Saturday, September 22, 2018

Horse Dreams

From the pictures that are appearing online, Bogeyman does look slimy – in the good way, I mean.

Which is what I figured. While Breyer’s pictures have gotten better lately, it’s still a safe bet that most items will look better in person than they do online.

So if it is still available the next time I need to place an order, one just might end up in my cart.

I think it is indicative of the lack of time I’ve had for horses that my dreams are starting to compensate: I had a “found horse” dream last night! You know, the kind of dream where you find the models of your dreams, for free or cheap?

I don’t get them very often, presumably because in the environment I reside in, model horses aren’t all that uncommon: I find them all the time, even when I am not looking. I go shopping for shoes and work pants, and end up coming home with a box of horses!

In this dream I found a loose box of one-dollar toys in a thrift store, and it was full of equine randomness: everything from Stablemates to Traditionals, from New in Box to Body quality, and even a couple of Test Colors!

The two Test Colors, incidentally, were an airbrushed Black Pinto Traditional Ruffian – similar to the Vintage Club Tanner release – and a Splash Spot Red Chestnut Semi-Leopard Appaloosa Balking Mule.

Neither of these molds, colors, or mold-color combos are high on my list of wants or desires, so it’s interesting that those were the models that my subconscious conjured up for me. Not a Wedgewood Blue Polled Hereford Bull? Not a Matte Neon Yellow Palomino Traditional Man o’ War?

My first reaction within the dream was – and this should come as no surprise at all – that I couldn’t wait to get home and do some research on them!

And then clean them up, because they were a bit dinged up, having resided in a mixed box of jumbled toys and all.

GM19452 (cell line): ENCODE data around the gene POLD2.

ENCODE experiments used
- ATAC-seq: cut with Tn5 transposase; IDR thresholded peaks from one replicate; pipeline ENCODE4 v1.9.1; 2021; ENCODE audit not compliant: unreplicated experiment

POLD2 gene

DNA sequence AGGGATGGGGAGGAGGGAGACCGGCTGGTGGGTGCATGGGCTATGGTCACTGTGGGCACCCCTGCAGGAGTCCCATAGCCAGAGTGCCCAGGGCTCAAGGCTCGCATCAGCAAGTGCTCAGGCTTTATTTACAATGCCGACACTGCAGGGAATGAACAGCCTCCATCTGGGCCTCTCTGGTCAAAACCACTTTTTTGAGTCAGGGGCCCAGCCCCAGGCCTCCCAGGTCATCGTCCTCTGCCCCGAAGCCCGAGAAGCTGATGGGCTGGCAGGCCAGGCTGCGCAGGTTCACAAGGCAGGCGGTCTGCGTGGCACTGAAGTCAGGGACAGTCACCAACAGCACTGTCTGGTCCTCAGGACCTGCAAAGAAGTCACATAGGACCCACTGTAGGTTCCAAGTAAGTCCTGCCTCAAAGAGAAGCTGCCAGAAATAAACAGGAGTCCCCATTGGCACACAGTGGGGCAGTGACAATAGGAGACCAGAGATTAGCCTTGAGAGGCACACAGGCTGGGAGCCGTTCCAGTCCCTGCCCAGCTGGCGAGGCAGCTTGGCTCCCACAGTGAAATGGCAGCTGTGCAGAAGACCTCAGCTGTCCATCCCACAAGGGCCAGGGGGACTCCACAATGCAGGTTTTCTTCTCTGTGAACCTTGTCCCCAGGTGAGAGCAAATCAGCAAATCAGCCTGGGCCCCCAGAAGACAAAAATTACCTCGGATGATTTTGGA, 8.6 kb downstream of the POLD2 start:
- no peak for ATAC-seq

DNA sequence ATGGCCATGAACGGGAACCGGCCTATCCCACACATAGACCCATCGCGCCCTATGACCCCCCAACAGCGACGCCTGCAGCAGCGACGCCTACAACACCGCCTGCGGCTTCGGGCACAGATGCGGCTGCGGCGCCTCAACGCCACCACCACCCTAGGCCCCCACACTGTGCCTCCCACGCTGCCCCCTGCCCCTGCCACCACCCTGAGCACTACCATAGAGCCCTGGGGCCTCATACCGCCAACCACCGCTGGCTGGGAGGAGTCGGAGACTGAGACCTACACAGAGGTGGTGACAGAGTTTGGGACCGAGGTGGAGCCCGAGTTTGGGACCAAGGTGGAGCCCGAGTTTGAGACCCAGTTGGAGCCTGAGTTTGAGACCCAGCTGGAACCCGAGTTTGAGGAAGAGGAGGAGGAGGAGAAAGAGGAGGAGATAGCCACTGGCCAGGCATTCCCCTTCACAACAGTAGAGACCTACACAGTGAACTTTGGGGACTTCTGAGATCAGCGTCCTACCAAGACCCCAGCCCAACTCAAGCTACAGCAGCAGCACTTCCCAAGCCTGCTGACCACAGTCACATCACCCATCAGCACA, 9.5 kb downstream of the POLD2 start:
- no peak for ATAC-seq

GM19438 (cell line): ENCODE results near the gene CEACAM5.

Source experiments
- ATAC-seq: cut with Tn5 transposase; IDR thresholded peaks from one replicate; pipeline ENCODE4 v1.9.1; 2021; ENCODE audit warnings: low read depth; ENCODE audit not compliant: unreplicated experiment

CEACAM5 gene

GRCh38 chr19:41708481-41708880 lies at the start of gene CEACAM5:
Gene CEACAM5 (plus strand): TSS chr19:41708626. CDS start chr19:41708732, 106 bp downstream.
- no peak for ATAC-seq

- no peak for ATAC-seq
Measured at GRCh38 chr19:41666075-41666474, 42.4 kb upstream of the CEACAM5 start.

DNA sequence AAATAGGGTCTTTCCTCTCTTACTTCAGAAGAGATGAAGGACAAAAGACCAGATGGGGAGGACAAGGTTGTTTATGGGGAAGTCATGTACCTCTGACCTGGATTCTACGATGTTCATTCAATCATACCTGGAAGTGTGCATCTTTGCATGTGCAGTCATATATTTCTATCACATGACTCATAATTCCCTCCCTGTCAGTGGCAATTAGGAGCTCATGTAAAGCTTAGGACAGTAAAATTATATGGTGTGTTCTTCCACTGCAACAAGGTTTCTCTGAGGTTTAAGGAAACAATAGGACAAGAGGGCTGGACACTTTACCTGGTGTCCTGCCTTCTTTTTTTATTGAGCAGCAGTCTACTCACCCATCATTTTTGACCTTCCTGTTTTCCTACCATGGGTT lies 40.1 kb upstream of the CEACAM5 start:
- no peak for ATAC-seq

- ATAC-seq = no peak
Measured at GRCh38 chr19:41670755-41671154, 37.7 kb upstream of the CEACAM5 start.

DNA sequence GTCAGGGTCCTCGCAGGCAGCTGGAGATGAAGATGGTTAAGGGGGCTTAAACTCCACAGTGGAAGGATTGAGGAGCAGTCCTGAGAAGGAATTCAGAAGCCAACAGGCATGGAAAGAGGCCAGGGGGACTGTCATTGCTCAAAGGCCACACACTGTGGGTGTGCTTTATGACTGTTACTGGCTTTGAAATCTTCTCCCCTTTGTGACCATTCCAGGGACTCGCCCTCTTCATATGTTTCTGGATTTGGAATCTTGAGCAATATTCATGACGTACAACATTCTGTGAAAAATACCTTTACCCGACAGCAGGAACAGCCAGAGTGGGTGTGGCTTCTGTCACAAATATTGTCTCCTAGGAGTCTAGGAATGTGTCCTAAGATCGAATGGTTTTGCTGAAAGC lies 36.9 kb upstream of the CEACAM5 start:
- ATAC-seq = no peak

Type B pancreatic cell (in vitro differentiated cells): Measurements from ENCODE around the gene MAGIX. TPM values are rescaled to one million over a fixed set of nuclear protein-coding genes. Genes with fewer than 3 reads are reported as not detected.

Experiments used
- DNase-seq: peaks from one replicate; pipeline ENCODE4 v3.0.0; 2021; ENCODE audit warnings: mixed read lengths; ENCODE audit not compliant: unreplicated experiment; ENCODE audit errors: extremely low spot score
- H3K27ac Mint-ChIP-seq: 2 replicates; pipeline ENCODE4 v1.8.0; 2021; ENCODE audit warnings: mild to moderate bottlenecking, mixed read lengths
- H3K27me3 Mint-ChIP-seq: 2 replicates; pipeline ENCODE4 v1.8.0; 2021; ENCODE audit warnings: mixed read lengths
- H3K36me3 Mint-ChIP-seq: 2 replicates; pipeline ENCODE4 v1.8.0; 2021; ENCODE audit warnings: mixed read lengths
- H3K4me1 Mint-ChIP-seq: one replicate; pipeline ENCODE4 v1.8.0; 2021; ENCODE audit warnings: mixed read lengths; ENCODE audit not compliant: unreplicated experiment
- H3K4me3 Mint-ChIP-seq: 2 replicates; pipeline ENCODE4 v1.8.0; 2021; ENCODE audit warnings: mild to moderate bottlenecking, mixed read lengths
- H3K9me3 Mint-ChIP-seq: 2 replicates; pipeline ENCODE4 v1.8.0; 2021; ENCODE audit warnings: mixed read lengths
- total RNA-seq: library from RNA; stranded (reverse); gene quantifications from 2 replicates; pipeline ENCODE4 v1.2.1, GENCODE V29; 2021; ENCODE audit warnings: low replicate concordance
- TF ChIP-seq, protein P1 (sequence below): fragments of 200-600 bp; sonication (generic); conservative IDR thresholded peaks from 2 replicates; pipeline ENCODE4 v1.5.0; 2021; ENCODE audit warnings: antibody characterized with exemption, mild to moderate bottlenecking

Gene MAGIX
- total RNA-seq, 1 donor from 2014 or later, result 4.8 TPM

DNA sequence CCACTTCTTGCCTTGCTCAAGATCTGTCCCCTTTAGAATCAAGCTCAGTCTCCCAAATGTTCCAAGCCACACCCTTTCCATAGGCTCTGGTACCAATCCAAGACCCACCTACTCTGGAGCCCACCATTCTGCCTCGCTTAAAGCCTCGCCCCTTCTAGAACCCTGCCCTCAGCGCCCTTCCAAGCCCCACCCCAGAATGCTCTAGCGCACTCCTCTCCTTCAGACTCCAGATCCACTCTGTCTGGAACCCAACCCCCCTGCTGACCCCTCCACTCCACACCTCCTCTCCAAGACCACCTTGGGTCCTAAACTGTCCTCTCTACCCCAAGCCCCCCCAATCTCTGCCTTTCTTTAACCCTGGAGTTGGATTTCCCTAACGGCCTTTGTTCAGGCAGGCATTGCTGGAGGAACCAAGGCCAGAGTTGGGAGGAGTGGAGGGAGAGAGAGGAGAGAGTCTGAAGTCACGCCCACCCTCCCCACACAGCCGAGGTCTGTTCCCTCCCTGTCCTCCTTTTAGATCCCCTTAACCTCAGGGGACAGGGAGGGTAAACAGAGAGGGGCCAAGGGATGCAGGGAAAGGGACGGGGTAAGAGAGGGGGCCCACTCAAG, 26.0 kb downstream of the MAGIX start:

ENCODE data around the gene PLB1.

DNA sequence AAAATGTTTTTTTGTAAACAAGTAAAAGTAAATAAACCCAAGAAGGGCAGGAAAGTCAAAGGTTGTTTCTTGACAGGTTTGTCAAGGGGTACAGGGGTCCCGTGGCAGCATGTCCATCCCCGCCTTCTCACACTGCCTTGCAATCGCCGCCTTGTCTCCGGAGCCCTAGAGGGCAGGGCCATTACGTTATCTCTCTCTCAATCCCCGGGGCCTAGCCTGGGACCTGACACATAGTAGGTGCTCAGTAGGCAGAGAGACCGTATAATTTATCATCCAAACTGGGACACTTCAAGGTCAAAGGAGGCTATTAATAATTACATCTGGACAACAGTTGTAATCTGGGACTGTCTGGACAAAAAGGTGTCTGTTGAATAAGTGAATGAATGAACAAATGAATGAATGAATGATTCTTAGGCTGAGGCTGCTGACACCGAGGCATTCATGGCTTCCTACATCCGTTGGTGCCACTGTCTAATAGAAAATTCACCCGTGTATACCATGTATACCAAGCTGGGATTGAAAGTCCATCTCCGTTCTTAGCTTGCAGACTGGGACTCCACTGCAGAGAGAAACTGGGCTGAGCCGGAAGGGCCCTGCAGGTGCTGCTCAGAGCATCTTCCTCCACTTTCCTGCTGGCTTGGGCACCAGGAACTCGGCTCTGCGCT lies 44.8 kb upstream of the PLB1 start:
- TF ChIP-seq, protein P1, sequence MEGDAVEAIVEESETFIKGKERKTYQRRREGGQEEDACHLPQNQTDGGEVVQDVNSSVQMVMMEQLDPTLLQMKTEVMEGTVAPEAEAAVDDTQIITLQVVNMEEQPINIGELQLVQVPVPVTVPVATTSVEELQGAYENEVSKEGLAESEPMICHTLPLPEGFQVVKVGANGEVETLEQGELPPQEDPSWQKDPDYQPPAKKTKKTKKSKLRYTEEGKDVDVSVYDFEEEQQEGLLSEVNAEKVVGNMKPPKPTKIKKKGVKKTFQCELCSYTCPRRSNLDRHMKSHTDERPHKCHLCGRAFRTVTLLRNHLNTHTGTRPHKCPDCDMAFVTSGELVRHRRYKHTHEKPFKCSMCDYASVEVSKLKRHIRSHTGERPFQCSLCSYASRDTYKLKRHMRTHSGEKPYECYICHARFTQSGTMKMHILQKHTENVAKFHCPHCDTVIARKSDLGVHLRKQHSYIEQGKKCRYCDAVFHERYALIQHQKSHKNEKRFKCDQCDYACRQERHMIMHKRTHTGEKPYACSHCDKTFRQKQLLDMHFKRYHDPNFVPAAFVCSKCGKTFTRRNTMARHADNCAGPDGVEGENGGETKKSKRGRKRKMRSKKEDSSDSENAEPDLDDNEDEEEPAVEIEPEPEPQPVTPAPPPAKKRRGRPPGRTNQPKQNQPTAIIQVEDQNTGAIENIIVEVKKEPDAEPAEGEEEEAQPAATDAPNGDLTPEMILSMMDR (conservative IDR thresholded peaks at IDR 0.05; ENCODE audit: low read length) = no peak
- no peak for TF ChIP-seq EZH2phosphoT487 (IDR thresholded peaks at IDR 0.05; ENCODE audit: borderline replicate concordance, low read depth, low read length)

Horses in my horse dreams are rarely mint condition, but I think that’s because I take a lot of pleasure in fixing up foundlings – especially rarities! So that part definitely rang true, as something I would dream about.

It will be super-duper weird if either one of those ideas turns into something real in the next several months. If it does, and it’s something affordable (IOW: not an actual Test Color or Auction Model) then I might be obligated to buy it.

Wednesday, September 19, 2018

Research Reminder

Still AWOL for the time being.

In the meantime, since I get these requests on a fairly regular basis, I just wanted to remind you that it’s not necessary to ask my permission to use anything on this site for your documentation or research needs.

All that I ask is that you note where you got your data from. Just like you did the last time you wrote a research paper!

I can’t guarantee that the judge will take my word as final: I’ve gotten into some… interesting arguments with some of my fellow hobbyists over the years about some of the finer (and not so fine) points of Breyer History.

Also, there are a number of posts that probably no longer as accurate as they should be, and should be updated with new or fresher research.

Time, of course, is the issue here: I’m still struggling to schedule time for things like showering and sleeping, and this situation isn’t going to change until at least the middle of October.